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(CNN Business) - While Google’s latest smartphone, the Pixel 4, got attention at a major launch event in New York on Tuesday, the presentation of a recording and transcription application enhanced by artificial intelligence was perhaps the largest surprise of the day
The Recorder app is designed to record meetings, music, conferences and more. It can recognize and transcribe in real time what you are saying and identify other types of noise, such as music and applause. You can search the recordings for specific words. For example, you can search for “rainbows” and receive results that show where that word was pronounced in each recording.
Recorder will come with the new Pixel phone, Google's flagship phone line to showcase the latest features of its Android application. That phone starts at $ 799, or $ 100 more than the basic iPhone 11 model, and ships to stores on October 24. As of December, Google will also launch the Recorder to older Pixel phone models.
While Recorder may sound like a fairly simple application, Sherry Lin, product manager of Recorder, told CNN Business that it was not easy to make its fast transcription work without losing the life of the phone's battery. Google had to discover how to pack a lot of artificial intelligence on the phone that is usually hidden in a remote server.
"Honestly, when we started we weren't sure if we could meet," Lin said in an interview on Tuesday.
As countless journalists and university students know, there are many applications to record audio on your smartphone, and some of them, such as Otter.ai, use artificial intelligence to translate conversations into transcripts, allowing you to do things like search for the resulting recordings. In general, if you want to do more than simply record a conversation, you will need an Internet connection because much of the artificial intelligence involved in the analysis and transcription, for example, of a fascinating lecture on the Hegelian dialectic, tends to happen on a distant server, and not on your smartphone.
A demonstration of the new Google Recorder application, which will come on your new Pixel phone.
To show how Recorder works on the phone, Sabrina Ellis, vice president of product management at Google, said Tuesday during a demonstration on the application stage that the phone was in airplane mode.
Lin said the reasons for keeping all Recorder operations on the phone are two: to help protect user privacy by keeping audio and related text on the phone, and to allow voice to be translated into text faster than it would have been to make a trip to and from a remote server.
However, making the application useable on a phone was complicated, partly because it is based on multiple artificial intelligence elements that can drain the phone's battery and jam its main processor. These include an artificial intelligence model that is specifically aimed at transcription (a retrained and restructured version of the model that drives the Google Assistant), one that works in the search, another to insert punctuation marks in transcripts and another to classify sounds other than speech.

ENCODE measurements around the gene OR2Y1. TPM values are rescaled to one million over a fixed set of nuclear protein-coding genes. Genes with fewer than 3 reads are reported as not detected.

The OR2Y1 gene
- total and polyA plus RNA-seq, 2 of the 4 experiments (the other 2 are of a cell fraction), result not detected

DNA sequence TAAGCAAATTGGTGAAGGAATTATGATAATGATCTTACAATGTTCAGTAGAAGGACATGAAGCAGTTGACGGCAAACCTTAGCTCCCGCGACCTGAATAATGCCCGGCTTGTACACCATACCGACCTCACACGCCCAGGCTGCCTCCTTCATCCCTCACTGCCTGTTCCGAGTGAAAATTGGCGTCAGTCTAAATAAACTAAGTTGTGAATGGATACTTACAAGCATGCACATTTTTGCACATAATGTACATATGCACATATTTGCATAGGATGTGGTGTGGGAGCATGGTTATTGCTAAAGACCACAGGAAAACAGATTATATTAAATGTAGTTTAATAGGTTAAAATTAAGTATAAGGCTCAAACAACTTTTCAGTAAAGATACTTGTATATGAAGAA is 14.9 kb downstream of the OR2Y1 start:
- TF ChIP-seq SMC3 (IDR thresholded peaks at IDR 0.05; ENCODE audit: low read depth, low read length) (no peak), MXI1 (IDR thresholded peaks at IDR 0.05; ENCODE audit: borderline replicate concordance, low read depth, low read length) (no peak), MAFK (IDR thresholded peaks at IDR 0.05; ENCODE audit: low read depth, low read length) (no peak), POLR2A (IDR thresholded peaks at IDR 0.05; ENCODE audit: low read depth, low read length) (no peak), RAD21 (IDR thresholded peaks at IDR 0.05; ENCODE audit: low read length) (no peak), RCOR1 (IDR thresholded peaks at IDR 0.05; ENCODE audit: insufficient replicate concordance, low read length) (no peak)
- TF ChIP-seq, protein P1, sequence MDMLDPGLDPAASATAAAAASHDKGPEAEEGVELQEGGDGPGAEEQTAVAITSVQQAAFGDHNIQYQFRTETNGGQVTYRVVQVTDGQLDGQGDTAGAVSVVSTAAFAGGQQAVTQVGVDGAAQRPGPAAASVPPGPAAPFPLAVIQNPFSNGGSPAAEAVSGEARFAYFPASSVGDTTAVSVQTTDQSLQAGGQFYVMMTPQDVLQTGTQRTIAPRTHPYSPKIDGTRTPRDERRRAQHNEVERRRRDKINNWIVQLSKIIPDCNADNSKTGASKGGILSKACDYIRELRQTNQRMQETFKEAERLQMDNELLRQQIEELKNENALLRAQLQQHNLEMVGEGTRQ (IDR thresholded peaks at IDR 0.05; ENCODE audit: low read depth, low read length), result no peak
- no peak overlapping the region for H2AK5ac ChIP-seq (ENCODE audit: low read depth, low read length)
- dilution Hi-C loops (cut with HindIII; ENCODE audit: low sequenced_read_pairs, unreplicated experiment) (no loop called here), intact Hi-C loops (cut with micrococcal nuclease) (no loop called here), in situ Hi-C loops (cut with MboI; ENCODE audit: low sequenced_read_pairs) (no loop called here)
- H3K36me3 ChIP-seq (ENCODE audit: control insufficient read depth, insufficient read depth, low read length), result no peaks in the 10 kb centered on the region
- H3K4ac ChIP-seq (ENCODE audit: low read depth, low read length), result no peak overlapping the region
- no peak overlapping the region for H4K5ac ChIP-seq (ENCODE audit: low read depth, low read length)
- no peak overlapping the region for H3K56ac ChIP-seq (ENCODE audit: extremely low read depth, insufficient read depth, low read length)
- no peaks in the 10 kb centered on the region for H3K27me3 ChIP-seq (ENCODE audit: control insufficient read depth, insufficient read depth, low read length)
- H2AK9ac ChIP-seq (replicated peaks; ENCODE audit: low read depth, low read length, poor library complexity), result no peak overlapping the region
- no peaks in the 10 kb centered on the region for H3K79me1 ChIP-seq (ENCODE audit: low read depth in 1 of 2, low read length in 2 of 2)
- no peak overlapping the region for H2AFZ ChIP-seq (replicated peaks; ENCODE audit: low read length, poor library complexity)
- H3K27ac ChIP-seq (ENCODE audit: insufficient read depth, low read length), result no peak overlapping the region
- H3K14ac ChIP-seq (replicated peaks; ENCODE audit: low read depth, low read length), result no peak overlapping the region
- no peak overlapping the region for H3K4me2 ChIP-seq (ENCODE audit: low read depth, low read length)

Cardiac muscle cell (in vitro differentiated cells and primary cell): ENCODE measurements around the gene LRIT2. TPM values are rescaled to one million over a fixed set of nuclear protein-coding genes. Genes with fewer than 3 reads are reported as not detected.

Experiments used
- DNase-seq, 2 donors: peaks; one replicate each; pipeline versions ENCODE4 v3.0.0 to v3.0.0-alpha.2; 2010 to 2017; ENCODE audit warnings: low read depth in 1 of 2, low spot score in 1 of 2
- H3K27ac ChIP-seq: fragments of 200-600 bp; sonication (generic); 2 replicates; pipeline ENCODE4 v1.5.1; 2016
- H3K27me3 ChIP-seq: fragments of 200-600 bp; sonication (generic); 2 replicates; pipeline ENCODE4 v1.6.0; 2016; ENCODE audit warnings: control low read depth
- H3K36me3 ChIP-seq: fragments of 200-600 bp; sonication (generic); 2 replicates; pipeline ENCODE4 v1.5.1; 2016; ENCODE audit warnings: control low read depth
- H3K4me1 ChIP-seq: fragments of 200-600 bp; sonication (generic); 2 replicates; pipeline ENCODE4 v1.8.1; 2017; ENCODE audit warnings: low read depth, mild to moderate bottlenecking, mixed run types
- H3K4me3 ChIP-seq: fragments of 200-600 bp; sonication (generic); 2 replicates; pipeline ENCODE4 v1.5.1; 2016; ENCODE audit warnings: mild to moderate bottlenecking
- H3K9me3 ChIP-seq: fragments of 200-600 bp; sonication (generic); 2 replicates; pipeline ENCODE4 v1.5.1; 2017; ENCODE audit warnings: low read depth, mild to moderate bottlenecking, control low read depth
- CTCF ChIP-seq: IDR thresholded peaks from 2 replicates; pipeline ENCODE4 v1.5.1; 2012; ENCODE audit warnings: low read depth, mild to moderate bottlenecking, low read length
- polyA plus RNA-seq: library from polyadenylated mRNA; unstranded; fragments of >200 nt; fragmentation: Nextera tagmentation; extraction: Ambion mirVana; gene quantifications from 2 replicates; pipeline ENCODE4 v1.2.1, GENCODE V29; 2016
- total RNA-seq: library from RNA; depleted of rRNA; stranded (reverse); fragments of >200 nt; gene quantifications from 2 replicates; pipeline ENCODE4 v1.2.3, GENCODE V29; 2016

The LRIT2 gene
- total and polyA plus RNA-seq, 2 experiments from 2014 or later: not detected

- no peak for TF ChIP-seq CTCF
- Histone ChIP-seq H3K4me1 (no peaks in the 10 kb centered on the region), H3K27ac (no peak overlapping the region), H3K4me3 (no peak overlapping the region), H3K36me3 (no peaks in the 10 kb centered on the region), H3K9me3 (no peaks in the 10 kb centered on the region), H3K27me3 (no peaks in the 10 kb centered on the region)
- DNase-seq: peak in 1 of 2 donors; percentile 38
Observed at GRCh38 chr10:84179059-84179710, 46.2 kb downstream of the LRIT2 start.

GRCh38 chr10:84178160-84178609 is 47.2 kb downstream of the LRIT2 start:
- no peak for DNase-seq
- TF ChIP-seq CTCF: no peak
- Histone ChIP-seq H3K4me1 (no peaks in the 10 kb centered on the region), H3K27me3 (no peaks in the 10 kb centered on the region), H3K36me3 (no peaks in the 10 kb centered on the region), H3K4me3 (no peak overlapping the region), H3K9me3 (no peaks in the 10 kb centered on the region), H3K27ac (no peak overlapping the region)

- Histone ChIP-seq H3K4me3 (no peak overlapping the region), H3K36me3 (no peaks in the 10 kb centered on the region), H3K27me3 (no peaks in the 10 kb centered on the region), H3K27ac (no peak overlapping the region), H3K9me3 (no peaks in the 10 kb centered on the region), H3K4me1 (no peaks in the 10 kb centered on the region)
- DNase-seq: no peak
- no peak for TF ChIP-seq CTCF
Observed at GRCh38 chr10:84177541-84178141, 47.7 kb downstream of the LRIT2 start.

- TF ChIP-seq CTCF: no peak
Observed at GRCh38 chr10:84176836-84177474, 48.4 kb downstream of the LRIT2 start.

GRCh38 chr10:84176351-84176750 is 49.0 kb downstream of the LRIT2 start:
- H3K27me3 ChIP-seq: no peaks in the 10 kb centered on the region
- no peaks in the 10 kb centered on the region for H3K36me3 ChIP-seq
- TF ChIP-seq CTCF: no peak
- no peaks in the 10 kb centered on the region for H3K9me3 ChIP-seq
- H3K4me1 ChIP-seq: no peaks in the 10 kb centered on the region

Lin said that when she and her team started working on the application in March, the transcription model, most of the artificial intelligence application, drained the life of the phone's battery in less than half an hour and made it warm up. .
"We thought: 'We will never arrive unless we send an air conditioning unit with that thing,'" he joked.
At first, the software also froze the phone and was simply too large to send to consumers through Google Play, the company's online application store.
To reduce the artificial intelligence behind the application, Lin said the team "cut" the transcription model and trained it to capture the long-running discourse (this was done essentially by feeding artificial intelligence with long recordings of things like meetings, interviews and YouTube conferences) and ignoring background noise.
Lin said the application does not use remote workers to listen to user recordings, a traditional industry practice with virtual assistants that has been changing following media scrutiny regarding privacy concerns. (An exception could be if a user reports an error, such as a strange static sound, and gives explicit permission for the company to listen to a recording, he said.)
According to Lin, the default application saves all recordings and transcriptions on the phone, and the data is subject to the standard encryption of the Android device. The company cannot see any data related to the recording unless it chooses to export it to a Google product such as Google Drive or Gmail, he said.
One thing that the Recorder team is working on now is to find out who is speaking when there is more than one voice in a recording, Lin said. Currently, the application records all audio as if a single person was speaking and wants to discover how to segment the speech transcribed by the speaker.
"It's one of those things where it is so easy for humans to do and so difficult for a computer system," he said.